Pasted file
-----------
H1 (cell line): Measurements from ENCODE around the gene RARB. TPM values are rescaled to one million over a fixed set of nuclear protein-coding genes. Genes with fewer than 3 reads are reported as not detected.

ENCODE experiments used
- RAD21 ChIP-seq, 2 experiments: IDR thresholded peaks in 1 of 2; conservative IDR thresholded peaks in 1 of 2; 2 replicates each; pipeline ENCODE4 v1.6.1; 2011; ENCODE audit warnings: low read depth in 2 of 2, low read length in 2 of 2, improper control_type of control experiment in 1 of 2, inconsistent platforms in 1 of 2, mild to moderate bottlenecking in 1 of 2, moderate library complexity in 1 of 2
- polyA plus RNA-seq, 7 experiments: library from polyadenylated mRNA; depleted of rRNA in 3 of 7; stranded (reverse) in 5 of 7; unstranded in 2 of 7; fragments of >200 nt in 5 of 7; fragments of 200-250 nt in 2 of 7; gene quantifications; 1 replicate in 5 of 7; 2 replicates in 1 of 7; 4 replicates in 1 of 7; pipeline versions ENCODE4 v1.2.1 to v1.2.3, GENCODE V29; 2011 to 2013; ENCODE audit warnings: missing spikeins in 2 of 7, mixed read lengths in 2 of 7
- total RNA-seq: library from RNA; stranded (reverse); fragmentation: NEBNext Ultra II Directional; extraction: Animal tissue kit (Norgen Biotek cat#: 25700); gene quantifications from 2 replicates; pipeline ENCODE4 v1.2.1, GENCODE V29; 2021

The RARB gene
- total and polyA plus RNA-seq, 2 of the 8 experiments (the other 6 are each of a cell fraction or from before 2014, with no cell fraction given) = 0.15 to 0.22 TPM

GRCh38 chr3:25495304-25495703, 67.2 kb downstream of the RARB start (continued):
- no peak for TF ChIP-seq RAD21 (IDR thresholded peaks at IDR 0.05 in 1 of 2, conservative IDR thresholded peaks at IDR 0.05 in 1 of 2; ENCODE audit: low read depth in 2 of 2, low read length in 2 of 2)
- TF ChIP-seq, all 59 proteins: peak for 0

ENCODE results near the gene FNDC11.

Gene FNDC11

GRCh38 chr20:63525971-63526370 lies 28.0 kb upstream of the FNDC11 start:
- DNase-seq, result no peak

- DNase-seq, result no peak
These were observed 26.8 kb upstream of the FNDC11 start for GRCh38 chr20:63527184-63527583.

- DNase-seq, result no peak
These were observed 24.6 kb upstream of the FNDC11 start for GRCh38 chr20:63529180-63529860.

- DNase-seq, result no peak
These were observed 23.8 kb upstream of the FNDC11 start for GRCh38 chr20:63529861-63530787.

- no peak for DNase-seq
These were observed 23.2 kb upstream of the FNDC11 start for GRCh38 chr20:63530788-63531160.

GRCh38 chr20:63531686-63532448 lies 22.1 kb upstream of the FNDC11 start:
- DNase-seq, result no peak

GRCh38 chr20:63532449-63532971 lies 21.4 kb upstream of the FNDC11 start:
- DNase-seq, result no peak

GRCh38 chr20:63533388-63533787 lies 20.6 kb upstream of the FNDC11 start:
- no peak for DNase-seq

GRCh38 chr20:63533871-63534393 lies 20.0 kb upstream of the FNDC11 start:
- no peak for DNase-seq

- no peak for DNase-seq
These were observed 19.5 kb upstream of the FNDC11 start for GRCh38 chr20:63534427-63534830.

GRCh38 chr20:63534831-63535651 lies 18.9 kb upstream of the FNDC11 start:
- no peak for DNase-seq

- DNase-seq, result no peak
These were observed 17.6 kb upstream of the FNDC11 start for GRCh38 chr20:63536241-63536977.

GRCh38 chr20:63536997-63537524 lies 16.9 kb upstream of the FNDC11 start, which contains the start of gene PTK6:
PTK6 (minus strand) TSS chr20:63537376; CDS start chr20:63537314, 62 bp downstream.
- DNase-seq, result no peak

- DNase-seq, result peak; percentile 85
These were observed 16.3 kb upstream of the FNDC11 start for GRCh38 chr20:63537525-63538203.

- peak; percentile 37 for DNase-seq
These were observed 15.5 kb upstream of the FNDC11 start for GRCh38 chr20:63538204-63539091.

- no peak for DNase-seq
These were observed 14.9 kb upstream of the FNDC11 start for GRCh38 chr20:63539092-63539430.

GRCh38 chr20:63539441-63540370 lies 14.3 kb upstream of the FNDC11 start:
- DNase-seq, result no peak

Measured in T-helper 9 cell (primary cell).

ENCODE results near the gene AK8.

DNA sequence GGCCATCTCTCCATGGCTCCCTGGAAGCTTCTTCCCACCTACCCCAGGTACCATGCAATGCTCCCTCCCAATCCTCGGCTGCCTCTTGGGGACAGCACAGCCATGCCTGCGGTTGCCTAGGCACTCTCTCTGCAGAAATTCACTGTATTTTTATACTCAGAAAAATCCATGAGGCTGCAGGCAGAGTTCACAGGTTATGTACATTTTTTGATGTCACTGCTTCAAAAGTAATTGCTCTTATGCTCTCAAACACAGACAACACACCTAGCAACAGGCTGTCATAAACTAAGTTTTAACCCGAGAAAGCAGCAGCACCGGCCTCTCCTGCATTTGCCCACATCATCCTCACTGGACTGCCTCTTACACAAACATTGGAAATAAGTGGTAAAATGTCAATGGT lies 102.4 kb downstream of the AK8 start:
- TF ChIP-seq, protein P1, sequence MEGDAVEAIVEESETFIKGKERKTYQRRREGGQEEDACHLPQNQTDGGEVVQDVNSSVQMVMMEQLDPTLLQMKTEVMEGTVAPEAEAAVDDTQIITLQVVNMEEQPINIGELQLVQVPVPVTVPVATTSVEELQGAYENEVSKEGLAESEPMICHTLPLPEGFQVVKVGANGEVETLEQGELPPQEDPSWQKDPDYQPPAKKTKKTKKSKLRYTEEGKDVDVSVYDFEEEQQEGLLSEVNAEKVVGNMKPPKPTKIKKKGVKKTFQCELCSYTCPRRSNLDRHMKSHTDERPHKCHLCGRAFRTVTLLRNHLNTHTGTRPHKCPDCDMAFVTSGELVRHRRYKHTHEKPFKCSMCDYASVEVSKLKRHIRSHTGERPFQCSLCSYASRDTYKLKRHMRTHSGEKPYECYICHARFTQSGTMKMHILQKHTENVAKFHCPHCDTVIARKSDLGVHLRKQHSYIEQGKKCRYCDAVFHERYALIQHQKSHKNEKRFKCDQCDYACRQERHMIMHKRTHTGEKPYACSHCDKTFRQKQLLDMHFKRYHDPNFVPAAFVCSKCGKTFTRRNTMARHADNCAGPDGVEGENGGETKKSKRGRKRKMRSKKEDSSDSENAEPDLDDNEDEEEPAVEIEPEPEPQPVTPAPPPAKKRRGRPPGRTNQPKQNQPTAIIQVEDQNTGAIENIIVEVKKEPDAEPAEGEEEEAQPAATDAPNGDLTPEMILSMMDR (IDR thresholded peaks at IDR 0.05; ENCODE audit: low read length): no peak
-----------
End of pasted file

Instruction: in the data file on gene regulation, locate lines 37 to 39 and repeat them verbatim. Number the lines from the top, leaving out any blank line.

GRCh38 chr20:63536997-63537524 lies 16.9 kb upstream of the FNDC11 start, which contains the start of gene PTK6:
PTK6 (minus strand) TSS chr20:63537376; CDS start chr20:63537314, 62 bp downstream.
- DNase-seq, result no peak